Ahead of next week’s COP25 meeting, Nigel Topping of We Mean Business and Elizabeth McKeon of the IKEA Foundation say companies can play a vital role in keeping global warming below 1.5C, but only if the entire business community is on board
As Madrid steps forward to host December’s COP25 meeting, we are calling on businesses and policymakers to redouble their efforts to decarbonise the global economy. The challenge of mitigating climate change is everyone’s business. It requires transformational change across all sectors at scale and speed.
We are making progress. Leading governments and companies are taking action to create the net-zero carbon economies of the future and striving to limit global warming to no more than 1.5C.
Policymakers are gaining the confidence to set even more ambitious targets at national, regional, state and city levels. Company leaders should welcome this as an opportunity to help create exponential impact in the world for good. We strongly believe that protecting our planet and sustainable business growth go hand in hand.
An accelerated transition to carbon neutrality is now technically possible and commercially viable. Where we can go faster, we will; renewable is doable
Now, more than ever before, leaders in the C-suite and boardroom are swiftly redefining the private sector’s purpose by looking for innovative ways to make responsible, positive contributions to society that pave the way for a zero-carbon future.
For example, more than 200 companies are committed to 100% renewable electricity use across their global operations. Leading the way, Unilever has already achieved 100% renewable grid electricity use across Africa, Asia, Europe, Latin America and North America.
As Unilever’s chief supply chain officer, Marc Engel, said: “An accelerated transition to carbon neutrality is now technically possible and commercially viable. Where we can go faster, we will; renewable is doable.”
One of the most important actions that companies can take to tackle climate change is one we expect to see much more of in 2020: the act of unprecedented collaboration. The time for thinking in siloes is over. We need to work together to continue building a movement of movements.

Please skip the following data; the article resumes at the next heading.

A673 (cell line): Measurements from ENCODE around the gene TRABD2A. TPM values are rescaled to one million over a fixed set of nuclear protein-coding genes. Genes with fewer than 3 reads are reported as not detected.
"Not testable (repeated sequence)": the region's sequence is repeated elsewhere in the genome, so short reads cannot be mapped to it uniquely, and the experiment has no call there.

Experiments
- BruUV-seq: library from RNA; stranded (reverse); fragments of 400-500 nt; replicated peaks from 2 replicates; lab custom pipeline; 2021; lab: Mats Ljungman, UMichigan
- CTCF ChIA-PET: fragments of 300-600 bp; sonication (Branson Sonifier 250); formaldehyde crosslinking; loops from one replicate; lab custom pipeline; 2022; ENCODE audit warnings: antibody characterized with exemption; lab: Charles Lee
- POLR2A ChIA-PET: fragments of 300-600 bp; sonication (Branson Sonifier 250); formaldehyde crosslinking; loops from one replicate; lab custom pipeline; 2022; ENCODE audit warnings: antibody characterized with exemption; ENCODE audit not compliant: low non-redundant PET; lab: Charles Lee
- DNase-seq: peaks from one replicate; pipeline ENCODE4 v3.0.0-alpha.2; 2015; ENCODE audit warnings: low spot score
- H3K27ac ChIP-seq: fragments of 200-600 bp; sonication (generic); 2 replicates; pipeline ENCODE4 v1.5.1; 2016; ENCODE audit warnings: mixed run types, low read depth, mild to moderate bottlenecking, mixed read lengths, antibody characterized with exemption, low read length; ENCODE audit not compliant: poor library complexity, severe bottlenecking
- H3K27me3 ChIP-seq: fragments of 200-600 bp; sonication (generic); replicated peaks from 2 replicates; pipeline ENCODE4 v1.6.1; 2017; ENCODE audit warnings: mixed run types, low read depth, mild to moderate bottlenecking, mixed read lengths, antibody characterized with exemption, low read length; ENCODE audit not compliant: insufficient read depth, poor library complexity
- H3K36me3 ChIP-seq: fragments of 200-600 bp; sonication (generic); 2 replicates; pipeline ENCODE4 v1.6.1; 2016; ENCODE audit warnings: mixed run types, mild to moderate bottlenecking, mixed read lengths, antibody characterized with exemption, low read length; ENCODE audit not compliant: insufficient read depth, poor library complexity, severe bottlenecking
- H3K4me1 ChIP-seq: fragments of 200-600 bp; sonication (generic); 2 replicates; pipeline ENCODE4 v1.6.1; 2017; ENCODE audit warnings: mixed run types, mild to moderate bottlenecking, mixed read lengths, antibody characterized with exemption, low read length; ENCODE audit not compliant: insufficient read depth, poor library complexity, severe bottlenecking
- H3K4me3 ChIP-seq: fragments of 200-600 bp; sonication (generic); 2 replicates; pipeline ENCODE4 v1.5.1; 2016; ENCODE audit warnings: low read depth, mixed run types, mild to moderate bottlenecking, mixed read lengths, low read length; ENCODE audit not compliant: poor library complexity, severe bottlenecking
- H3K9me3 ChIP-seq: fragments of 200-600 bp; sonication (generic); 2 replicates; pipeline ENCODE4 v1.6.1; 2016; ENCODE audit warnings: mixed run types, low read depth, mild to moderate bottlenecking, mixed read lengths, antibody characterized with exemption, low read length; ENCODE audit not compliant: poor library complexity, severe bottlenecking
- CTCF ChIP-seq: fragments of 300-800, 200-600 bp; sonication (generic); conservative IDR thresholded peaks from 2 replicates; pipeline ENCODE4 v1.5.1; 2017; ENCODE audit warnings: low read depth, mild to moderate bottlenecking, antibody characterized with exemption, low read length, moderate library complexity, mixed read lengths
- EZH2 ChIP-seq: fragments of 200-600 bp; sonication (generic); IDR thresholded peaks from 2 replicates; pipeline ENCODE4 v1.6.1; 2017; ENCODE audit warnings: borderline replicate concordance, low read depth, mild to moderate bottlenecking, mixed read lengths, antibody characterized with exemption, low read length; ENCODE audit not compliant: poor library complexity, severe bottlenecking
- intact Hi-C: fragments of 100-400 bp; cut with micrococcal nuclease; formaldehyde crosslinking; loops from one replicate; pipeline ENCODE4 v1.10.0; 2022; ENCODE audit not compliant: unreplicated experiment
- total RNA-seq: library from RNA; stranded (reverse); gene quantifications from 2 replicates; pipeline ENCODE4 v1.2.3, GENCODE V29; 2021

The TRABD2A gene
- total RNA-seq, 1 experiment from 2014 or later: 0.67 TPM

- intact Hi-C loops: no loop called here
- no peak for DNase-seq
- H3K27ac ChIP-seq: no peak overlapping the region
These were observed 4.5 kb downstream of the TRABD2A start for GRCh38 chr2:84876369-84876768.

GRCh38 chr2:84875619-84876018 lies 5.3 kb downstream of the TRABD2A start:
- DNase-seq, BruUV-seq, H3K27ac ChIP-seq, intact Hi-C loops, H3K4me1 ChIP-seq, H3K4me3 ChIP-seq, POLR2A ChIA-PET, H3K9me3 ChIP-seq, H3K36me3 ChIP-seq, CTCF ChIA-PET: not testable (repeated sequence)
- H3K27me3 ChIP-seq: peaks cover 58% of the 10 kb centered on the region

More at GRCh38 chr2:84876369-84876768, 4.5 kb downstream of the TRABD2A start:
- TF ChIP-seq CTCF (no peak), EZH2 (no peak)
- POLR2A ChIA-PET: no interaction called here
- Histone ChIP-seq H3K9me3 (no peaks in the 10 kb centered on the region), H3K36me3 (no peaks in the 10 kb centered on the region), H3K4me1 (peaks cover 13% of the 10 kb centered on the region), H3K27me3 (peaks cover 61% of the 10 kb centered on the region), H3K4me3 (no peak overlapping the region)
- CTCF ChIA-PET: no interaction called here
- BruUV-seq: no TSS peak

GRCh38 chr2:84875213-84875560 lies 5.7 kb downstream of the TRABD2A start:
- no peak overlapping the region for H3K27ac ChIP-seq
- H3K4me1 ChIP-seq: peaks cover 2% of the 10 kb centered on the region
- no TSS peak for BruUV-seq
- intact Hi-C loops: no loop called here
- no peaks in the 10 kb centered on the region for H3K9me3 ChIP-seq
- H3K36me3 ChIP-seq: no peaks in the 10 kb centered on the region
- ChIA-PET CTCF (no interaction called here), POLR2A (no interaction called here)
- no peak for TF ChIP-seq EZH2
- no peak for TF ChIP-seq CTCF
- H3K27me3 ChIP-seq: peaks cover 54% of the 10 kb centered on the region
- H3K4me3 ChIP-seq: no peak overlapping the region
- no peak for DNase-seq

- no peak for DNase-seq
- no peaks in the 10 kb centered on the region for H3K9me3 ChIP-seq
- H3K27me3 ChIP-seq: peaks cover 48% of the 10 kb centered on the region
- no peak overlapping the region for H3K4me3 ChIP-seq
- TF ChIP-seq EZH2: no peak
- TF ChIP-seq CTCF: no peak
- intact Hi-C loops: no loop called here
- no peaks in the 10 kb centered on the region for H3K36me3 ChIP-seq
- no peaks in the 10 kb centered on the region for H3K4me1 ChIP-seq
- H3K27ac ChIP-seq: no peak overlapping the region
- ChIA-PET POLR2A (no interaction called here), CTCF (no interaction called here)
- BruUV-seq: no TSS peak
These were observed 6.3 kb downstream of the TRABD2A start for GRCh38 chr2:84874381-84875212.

More than 1,000 companies are now committed to taking bold climate action through We Mean Business coalition initiatives. Together, they represent nearly a quarter of the world’s GDP. Among them are more than 160 industrial companies, like Ferrovial, Ingersoll-Rand and Johnson Controls, and 40 power utilities, including Iberdrola, Ørsted, CLP Group and Enel.
In our experience, collaboration to tackle climate change is most effective when paired with strong ambition from the private and public sectors. Hundreds of large corporations are taking bold steps to transform their industries and reduce emissions and climate impact throughout their operations and supply chains. National governments are welcoming this ambition as they try to fulfil their commitment to the Paris Agreement. We believe that leadership from the private sector can encourage policymakers and civil society to increase their own ambitions and show how policies and targets can be translated into action.
Helping to solve a systemic problem like climate change is an opportunity for companies to unleash innovation
The shift toward collaboration does not mean sacrificing profits or competitiveness in the global marketplace. On the contrary, helping to solve a systemic problem like climate change is an opportunity for companies to unleash innovation, develop new markets and protect supply chains.